In Revelation, we read of the positive points of the Ephesians church. The Lord could spell them out, but He said, "You have left your first love. You attend to that, or you won't be there." God is trying to get us serious about being ready. The purpose and passion about Jesus life - Jesus died to give us the possibility of being ready. He is going to, come one day - ready or not. Like the game we used to play where you count and give the others time to hide, then you call out - "Coming, ready or not." You read the names in the death's list in the newspaper - people for whom the Lord came, ready or not. There were people that were able to stand on the judgment day because in their life they had been willing to fall and bow. We sing in that hymn, "You may barter your hope of eternity's mourn, for a moment of joy at the most, for the glitter of sin and the things it will win. Have you counted the cost?" Most people count the cost of serving God. Have you ever thought of the cost of not serving God? That will cost you for all eternity. If you don't pay the price, you will pay the penalty, and it goes on forever and ever. Jesus died for us and paid the price so that we might not count the cost in the wrong way.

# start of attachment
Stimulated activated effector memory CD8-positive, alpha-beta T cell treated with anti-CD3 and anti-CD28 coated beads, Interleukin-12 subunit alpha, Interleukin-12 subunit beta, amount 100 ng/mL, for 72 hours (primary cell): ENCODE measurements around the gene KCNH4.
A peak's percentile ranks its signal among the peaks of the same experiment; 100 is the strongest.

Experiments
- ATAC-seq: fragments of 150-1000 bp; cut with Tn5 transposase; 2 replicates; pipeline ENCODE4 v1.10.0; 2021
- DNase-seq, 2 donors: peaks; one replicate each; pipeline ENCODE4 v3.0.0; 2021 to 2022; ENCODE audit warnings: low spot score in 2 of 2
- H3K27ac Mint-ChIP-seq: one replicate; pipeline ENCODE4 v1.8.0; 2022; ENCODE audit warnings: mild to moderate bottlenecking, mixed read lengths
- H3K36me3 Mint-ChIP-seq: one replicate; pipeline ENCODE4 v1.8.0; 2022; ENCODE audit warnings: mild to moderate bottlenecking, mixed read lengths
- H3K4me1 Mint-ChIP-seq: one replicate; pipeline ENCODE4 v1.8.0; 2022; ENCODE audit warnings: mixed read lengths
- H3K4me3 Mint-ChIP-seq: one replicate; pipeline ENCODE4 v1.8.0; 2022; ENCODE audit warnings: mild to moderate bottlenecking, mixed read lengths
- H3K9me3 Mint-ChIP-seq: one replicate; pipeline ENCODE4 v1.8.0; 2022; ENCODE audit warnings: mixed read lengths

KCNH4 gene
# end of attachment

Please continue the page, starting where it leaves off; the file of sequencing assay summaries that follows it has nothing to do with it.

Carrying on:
Jesus said to His disciples, "My time is not yet, but your time is always ready." If your time is always ready, we have to get ready too, because He is coming, ready or not. We read of the man that pulled down his barns to build greater, and he asked himself, "What shall I do?" You ask yourself a question, and you get a selfish answer. He didn't know that God was going to require his soul that night. God was coming, ready or not. Belshazzar had taken vessels of gold and silver out of the house of God, and was having a great party and using the vessels in a pleasure way, when those vessels should have been used in the house of God. All of a sudden, a finger started writing on the wall and he began to shake and shiver. Daniel was brought in, and he told Belshazzar, "You know how God dealt with your father, and you have not humbled your heart." He had seen it all and heard it all, and he was going to miss it all. "Your kingdom is going to be taken away from you" was the first part of the story, and "You are weighed in the balance and found wanting" was the second part of the story, and your kingdom is going to be carved up.